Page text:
I remember the night our neighbor’s house caught fire and the big red fire trucks screamed onto our road, piercing the silent night with an air of alarm that made me tremble.
Today, when you and I see a red stop sign, we might see its color differently, believe it or not.
“When I see red in my adult life, not only will my perception of hue tie to that early memory, but I will also have a pleasant feeling associated with it,” said Dr. Richard Paczynski, a neurologist. “If your first experience of the color red was fire trucks and you had an intense emotional response to it, then seeing red may trigger many different emotional responses in you as an adult.”
The subtleties of color perception are influenced by a part of our brain called the association cortex, which integrates visual information with associated memory and past experience, he said.
If you really stop to think about it, colors don’t exist in a concrete way, so no one really knows what someone else is seeing.
Why we see the colors we see can be a fascinating subject to doctors, artists and the rest of us.
The process of how we see color from a physiological standpoint is pretty standard: Light reflects off a surface, passes through the lens and impacts on the back of the eye, which is lined with a matrix of millions of cells called the retina. There are two kinds of light-sensitive cells in the retina — rods and cones. Cones are primarily responsible for color and they convert light energy into nerve impulses sent to the visual cortex of the brain via the optic nerve.
Paczynski explained. “One of the reasons for so much individual variation and subjectivity in color perception is that seeing color involves not just the eye or the primary visual cortex, but the cross-connections with other cortical areas and also with the brain’s memory centers.”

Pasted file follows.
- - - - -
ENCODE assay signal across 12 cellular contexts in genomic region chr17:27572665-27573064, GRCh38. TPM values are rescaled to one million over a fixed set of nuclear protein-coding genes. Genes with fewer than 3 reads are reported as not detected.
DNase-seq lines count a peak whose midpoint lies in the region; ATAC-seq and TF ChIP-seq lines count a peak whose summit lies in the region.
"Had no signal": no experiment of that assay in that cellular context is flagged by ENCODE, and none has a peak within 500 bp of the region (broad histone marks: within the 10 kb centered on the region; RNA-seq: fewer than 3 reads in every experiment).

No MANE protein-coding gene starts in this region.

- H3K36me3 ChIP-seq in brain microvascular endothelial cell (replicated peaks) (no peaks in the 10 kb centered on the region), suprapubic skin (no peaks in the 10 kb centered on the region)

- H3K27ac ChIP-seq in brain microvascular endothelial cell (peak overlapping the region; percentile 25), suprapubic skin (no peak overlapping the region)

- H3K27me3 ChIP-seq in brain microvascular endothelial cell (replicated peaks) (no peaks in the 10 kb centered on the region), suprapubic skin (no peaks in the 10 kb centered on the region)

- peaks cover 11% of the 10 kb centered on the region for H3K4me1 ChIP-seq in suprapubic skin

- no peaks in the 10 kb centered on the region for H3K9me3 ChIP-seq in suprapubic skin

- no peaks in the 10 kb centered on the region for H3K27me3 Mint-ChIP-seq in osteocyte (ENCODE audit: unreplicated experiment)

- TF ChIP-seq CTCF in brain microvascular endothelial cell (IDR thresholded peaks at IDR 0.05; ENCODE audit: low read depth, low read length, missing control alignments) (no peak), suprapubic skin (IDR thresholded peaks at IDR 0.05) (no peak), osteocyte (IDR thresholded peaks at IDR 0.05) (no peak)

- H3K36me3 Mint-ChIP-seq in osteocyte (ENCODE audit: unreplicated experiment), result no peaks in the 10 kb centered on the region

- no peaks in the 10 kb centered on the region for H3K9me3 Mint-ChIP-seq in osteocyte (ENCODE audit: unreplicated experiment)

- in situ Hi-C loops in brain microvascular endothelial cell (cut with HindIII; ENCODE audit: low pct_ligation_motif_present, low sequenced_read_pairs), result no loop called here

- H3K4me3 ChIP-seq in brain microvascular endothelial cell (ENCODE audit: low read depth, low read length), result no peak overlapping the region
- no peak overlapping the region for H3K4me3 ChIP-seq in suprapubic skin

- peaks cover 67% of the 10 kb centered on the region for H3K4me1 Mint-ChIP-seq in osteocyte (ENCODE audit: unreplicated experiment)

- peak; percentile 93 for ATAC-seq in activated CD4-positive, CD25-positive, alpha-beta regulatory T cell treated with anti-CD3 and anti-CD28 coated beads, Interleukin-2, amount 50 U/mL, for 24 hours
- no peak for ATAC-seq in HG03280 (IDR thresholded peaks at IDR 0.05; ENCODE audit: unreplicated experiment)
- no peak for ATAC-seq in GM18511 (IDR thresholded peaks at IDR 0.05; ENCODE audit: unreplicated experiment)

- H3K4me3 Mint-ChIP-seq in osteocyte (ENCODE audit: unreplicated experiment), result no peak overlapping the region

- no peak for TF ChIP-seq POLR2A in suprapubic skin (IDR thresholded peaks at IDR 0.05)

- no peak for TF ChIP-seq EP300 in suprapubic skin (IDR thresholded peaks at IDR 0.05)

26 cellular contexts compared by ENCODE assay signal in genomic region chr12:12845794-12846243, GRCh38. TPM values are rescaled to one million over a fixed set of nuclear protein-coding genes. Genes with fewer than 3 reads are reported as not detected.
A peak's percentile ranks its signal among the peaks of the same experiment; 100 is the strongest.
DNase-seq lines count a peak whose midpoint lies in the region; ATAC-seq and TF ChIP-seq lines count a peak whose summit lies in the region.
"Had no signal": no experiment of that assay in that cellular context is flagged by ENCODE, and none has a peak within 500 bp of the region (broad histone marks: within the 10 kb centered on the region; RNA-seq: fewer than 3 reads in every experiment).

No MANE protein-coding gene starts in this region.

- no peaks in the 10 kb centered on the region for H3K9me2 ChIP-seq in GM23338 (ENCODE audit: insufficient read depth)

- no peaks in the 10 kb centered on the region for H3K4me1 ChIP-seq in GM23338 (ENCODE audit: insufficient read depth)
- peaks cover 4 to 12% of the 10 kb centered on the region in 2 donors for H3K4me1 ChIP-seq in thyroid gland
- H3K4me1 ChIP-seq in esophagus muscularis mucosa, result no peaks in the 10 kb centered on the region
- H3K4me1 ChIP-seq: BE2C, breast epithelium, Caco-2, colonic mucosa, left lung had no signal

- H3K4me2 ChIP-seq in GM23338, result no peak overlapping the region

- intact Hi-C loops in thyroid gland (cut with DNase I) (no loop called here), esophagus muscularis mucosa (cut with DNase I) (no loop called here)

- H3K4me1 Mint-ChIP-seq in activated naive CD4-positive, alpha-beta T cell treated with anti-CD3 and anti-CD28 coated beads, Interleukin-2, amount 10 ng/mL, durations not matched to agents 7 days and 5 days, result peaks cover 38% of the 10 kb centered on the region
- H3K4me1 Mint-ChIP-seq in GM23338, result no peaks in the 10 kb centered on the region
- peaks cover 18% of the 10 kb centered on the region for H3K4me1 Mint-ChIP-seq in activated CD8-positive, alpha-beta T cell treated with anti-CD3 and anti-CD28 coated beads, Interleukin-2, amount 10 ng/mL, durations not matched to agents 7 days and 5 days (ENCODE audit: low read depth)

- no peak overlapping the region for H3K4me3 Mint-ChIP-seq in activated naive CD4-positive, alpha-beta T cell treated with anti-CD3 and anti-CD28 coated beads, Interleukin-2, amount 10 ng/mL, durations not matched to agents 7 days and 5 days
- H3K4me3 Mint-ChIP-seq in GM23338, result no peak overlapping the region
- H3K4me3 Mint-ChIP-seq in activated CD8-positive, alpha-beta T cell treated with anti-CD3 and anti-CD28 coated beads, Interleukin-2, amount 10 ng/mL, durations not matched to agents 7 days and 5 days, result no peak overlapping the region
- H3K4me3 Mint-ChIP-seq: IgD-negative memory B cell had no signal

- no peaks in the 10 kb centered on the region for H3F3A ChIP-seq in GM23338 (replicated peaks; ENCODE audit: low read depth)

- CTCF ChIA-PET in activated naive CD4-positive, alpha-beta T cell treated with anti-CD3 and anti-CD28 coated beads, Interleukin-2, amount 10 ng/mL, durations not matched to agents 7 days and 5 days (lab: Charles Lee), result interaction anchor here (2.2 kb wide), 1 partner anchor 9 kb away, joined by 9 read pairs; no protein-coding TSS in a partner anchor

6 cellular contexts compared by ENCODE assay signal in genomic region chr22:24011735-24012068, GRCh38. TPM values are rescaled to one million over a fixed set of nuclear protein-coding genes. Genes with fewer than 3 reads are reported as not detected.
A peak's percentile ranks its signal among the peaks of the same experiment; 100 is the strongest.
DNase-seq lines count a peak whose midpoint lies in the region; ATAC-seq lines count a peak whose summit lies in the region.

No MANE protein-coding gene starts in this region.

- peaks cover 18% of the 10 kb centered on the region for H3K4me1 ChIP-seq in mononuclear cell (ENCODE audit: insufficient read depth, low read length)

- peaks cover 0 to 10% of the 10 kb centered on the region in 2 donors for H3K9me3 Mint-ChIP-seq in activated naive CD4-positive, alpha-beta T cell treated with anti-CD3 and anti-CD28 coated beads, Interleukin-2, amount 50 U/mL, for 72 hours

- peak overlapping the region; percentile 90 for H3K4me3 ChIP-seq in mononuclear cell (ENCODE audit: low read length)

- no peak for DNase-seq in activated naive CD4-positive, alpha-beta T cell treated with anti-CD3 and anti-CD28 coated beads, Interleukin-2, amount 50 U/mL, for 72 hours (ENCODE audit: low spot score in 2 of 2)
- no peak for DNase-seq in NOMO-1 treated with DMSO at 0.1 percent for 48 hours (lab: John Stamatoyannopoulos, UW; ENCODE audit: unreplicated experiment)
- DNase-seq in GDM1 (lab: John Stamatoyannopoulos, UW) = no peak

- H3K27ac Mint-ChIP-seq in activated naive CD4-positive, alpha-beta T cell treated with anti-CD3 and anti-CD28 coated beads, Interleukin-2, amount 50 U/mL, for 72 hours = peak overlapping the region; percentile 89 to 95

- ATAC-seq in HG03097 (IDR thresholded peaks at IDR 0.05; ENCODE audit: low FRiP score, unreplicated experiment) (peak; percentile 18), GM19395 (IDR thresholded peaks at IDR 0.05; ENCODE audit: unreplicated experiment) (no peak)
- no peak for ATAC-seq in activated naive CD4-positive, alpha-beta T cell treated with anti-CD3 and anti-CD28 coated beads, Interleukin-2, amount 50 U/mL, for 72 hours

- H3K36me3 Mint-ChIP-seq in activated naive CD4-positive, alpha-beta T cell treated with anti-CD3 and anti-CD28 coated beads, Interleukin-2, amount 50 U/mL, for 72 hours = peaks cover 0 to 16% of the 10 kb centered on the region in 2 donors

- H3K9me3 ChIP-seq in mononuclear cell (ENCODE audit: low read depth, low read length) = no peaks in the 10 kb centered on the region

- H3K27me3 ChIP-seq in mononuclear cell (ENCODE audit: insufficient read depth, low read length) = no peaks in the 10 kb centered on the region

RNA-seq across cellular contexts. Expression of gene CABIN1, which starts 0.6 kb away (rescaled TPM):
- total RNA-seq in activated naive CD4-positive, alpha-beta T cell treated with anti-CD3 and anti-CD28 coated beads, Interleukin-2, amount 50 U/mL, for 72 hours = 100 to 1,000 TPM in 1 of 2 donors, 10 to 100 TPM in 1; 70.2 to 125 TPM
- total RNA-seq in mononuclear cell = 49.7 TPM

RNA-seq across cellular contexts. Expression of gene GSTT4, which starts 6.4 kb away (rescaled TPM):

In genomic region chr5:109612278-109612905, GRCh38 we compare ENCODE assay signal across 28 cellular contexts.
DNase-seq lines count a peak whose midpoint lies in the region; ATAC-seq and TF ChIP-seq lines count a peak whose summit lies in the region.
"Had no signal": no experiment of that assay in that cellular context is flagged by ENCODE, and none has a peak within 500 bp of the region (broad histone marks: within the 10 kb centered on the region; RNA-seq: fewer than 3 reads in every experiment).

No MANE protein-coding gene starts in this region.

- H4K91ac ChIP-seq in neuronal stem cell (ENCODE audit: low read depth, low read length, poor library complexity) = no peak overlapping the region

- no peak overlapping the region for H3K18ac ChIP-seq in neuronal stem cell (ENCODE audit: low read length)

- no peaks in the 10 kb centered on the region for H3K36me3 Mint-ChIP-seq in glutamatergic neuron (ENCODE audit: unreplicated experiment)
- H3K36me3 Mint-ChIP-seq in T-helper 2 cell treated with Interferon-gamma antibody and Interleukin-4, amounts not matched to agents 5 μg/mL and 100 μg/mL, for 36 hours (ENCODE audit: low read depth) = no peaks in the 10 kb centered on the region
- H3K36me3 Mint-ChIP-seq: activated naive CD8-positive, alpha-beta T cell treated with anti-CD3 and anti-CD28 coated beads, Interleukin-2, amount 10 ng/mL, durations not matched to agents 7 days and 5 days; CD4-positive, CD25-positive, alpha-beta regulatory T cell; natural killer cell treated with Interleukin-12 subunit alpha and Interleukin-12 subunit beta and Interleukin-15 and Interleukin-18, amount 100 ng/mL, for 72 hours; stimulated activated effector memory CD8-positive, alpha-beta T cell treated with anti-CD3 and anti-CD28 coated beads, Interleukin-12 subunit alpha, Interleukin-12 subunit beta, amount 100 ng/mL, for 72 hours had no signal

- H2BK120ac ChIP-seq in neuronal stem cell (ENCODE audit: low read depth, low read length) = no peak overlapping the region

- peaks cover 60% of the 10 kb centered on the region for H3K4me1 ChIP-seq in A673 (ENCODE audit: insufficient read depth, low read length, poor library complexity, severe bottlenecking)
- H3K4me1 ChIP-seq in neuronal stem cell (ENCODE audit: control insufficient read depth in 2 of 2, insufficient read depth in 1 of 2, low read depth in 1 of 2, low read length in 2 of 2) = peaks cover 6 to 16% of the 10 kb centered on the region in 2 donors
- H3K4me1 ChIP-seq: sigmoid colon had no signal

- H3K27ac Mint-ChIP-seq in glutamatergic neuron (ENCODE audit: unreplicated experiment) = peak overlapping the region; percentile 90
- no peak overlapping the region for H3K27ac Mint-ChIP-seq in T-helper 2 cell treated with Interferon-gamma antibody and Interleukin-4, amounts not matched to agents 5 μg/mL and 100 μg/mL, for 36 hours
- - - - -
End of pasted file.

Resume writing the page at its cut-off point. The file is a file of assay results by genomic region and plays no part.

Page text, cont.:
So why one person sees pink and another calls it salmon reflects both physiological differences and differences in association — both emotional and intellectual, Paczynski said.
“Green is a composite of blue and yellow. I may look at a green object and see more blue and you may see more yellow and that’s because in some people, the blue portion of the signal may be amplified and the yellow portion suppressed, or vice versa,” he added.
Physiologically speaking, differences in color perception could be due to cone cells in the retina that are misaligned or that don’t have the same absorption curve so that the mix of colors is off, said Dr. Erik Chotiner, an ophthalmologist.
Functional imaging with MRI has given doctors concrete proof that there are enormous differences in the number and precise location of brain cells activated when two people look at the same object — which means that neurologically there are dramatic differences in the way we see color, Paczynski said.
Color blindness — a deficiency in the way we see color — has much more to do with genetic differences in the chemical composition of the cone cells.
“We know there are at least four different genetic causations that account for differences in color perception; some are faulty genes and some are normal genes that produce too much normal protein that changes the functioning of the cone,” Paczynski said.
The term “color blind” is actually a misnomer because these people can see colors, just not the way others do, Chotiner said. There are three types of cones — red, green and blue — that must function properly for normal vision, he said.
The most common form of color blindness is dyschromatopsia, which affects about 8 percent of men and 1 percent of women. Most often, people can’t distinguish between red and green.
It is possible to have acquired color blindness after damage to areas of the brain where color processing takes place, such as a stroke, tumor or brain hemorrhage, Paczynski said.
This is common, and doctors often refer to it as “color agnosia,” a term that emphasizes how people fail to recognize colors, even though they have normally functioning eyes. The problem has to do with those associations, he said.
“Cataracts can also cause temporary color blindness,” Chotiner said. “One of the universal comments I get after cataract surgery is, ‘Wow, colors are so bright again!’”
Achromatopsia refers to the inability to see colors at all. This is a rare, hereditary condition that affects only about 1 in 30,000 people, doctors said.
-- Written by CAROLYN KIMMEL For The Patriot-News